10 Best West Coast Cities For History Buffs To Add To Their Bucket Lists

The East Coast gets all the credit for being a place where history comes alive. But just because the early parts of American history took place on one coast doesn't mean the other coast doesn't have just as much to offer. Much of the history on the West Coast has to do with pioneering, frontier life, mining, and life in hostile terrains like the desert.

From places you've undoubtedly heard of, like San Diego or Anchorage, to little spots along the way, like Steilacoom, you'll learn so much about the history of these places. On top of that, you'll learn more about the country's history and life long before the colonists came to the continent.

What you get from a historic West Coast adventure, though, more than anything, is remarkable natural environments all around you. Besides the countless beaches and outdoor adventures, the western part of the U.S. also has much more excellent weather year-round. There are no nor'easters here!

San Diego, California

As the oldest U.S. settlement in California, San Diego has much history to share with visitors. This city is not only the oldest U.S. settlement in the state but also one of the oldest of the country's settlements on the whole West Coast. You can get a feel for this history at Old Town San Diego State Historic Park, where many artifacts and buildings from 1821-1872 remain. Old Town is considered the birthplace of California.

Given San Diego's unique position near the bottom of the state, the city is rife with Mexican culture and cuisine. Old Town is where many of these traditions flourish. So while you're learning about the history of California, you can do so with some of the best mezcal north of Mexico.

The Old West is also known for its iconic mission buildings. Father Junipero Serra founded the very first California Spanish mission in 1769 near what is now San Diego. Between this location and the Mission Basilica San Diego de Alcalá, you'll gain a significant understanding of how the colonialist missionaries tried to develop the area — for better or worse.

Astoria, Oregon

Like San Diego, Astoria is also the oldest established U.S. town in its state. As the oldest town in Oregon, Astoria has a rich history to explore. This coastal town is beyond gorgeous and was part of Lewis and Clark's renowned exploration of the West. The duo arrived in the area in the winter of 1805-06 and settled at Fort Clatsop.

When Astoria was formally settled in 1811, it became the first permanent settlement west of the Rocky Mountains. The settlers were sent to the area by merchant John Jacob Astor, and Astoria became a hub for fur and other trading. Astoria quickly became a vital piece of American commerce between its trading heyday and fishing village reputation.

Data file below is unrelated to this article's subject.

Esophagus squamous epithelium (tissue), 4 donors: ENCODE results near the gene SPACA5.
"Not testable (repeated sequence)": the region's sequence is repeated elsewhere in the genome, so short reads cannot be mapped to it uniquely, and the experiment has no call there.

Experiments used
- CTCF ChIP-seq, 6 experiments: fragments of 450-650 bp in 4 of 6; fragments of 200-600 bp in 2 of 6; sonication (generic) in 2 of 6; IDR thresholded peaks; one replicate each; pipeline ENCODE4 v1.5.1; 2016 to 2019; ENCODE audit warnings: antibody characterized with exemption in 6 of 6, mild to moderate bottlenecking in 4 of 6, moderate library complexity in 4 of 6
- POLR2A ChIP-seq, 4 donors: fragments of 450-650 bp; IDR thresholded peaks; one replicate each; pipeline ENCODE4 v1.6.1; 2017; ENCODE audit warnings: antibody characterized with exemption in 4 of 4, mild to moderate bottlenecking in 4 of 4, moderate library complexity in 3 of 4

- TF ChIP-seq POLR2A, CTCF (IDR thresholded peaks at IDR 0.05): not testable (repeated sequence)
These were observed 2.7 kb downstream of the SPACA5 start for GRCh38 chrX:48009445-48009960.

Now visitors can enjoy the stunning Victorian homes, museums, forts, boutiques, and the flourishing craft beer scene. Astoria holds tight to its past in its aesthetics and historical sites, though it is also a modern city.

San Jose, California

Although it wasn't the first settlement in California, San Jose was the state's first incorporated city. It even was the state capital for a brief period of time. The city has changed in the few centuries since its founding; several historical sites exist, including missions from the religious folks who settled there. While you can glimpse early frontier life in San Jose, there are also ways to experience even earlier history.

Like in much of the country, Native Americans resided in the area by the thousands. Many people who lived in the San Jose area are of the Ohlone nation. One way to learn more about the Ohlone is by visiting Alum Rock Park in San Jose. Not only is this park full of state and native history, but it is also the oldest municipal park in California.

Much of California's history shimmers in the myth and mystique of the Gold Rush. But even before the hills were alive with the sound of miners, San Jose was the site of the first major mining operations in the state. Castillero and New Almaden were California's first significant mines, thanks to the Ohlone, who told settlers about the land's precious ores.

Anchorage, Alaska

West Coast states like California and Arizona are well known for being some of the hottest places in the U.S. However, Alaska doesn't fit that archetype. It's often forgotten in West Coast considerations, but Alaska is also a coastal state. And if you're feeling adventurous, you need to get out to the historical city of Anchorage.

On top of being one of the most beautiful places in the country, Anchorage is full of some of the most unique history in the country as well. This city is in the Dena'ina Ełnena, the home of the Dena'ina Athabascan people and the village of Eklutna. Some of the ways you can appreciate and learn more about these Native people is to visit the Alaska Native Heritage Center and the Anchorage Museum while you're here.

Not to take away from the countless natural wonders Alaska has to offer, Anchorage is one of the cultural centers of the state. From here, you can learn how Alaska has contributed to the U.S. long before its founding and what it will offer for centuries.

Tombstone, Arizona

Nothing says Western historical town like a Wild Wild West town. Tombstone is the perfect spot for history buffs who love the cowboy aesthetic. It isn't a ghost town by any means, though it's close enough to some actual ghost towns to keep your historical side satiated. When it comes to towns that exemplify the Old West, you don't get much better than Tombstone. After all, Doc Holliday and Wyatt Earp both spent time in this town.